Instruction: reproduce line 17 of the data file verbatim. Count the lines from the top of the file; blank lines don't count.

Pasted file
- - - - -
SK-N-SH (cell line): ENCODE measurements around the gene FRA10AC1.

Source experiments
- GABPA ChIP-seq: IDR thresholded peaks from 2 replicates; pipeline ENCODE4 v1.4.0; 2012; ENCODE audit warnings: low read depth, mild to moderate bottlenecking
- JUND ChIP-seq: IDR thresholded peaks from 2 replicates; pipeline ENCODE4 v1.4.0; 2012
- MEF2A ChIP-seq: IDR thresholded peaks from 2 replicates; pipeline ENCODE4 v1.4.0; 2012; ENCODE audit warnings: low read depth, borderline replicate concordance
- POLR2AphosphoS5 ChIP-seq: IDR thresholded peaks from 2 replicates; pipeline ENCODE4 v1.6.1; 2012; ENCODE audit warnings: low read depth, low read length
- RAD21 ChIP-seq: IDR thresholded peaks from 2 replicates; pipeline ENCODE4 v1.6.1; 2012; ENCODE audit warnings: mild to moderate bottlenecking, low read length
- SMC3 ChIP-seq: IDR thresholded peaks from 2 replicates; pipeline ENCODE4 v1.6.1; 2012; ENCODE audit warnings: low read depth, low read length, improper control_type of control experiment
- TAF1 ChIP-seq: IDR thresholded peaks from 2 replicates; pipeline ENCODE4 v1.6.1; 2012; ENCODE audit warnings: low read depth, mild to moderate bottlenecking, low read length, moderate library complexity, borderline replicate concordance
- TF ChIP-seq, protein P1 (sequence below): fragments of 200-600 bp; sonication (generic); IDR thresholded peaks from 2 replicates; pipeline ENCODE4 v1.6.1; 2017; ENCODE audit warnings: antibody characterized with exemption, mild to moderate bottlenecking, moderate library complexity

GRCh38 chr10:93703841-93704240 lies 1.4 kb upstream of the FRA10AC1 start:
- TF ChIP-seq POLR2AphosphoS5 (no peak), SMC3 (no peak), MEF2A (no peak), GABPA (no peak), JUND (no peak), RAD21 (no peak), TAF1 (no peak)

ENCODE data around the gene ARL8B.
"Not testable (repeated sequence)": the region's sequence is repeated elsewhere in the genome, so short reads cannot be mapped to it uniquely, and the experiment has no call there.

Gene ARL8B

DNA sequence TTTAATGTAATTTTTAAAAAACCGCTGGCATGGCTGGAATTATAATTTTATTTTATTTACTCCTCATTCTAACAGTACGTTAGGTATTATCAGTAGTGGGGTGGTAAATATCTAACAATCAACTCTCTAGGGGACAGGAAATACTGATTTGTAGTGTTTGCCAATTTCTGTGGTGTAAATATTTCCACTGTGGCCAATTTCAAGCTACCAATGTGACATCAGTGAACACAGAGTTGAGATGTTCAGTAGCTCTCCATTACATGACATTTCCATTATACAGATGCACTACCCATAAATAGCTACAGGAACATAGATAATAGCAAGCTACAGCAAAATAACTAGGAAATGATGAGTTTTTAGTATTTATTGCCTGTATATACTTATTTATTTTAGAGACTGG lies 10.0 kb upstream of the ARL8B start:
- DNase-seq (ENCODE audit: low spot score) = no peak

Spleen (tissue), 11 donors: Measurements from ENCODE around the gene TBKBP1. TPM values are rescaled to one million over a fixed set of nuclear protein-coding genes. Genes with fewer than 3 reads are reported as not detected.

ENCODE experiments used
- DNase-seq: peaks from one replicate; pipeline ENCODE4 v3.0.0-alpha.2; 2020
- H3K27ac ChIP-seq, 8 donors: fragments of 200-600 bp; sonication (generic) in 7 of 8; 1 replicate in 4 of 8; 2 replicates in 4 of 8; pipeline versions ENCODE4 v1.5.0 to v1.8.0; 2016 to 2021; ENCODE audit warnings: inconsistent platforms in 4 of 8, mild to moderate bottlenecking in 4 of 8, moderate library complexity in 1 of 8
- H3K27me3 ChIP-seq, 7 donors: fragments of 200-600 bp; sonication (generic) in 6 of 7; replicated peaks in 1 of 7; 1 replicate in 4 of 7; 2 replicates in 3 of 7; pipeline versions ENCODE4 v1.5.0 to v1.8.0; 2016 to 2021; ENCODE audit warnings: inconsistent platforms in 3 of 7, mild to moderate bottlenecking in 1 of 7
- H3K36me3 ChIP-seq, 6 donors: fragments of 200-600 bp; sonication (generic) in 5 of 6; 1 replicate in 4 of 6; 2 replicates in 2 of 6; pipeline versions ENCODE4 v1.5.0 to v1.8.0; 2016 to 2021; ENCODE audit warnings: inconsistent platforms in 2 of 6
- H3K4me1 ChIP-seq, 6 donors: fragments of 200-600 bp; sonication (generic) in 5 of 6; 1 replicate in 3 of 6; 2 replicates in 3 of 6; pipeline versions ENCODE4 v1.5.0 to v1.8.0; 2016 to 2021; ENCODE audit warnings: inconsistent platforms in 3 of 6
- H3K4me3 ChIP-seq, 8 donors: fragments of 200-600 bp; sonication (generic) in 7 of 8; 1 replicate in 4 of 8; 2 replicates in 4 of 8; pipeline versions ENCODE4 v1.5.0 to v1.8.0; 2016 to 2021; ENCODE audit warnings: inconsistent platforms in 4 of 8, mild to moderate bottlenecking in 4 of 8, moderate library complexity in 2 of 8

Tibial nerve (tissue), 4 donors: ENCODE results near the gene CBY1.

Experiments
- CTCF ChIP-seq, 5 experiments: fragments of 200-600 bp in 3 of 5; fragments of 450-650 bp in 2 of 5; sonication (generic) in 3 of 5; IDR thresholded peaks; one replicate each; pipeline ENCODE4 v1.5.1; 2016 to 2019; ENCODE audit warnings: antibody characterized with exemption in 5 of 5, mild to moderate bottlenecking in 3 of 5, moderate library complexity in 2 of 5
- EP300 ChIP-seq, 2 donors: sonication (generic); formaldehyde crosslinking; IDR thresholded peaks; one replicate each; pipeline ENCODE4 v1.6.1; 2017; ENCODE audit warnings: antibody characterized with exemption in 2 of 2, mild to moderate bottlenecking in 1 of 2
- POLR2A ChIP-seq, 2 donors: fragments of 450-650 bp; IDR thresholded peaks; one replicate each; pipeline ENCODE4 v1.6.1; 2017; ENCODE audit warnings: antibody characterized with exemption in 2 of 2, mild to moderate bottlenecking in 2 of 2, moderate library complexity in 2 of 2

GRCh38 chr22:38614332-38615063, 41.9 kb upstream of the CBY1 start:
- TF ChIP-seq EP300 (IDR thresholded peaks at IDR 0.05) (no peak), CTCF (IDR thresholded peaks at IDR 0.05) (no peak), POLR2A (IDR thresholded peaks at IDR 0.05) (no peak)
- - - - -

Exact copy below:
- DNase-seq (ENCODE audit: low spot score) = no peak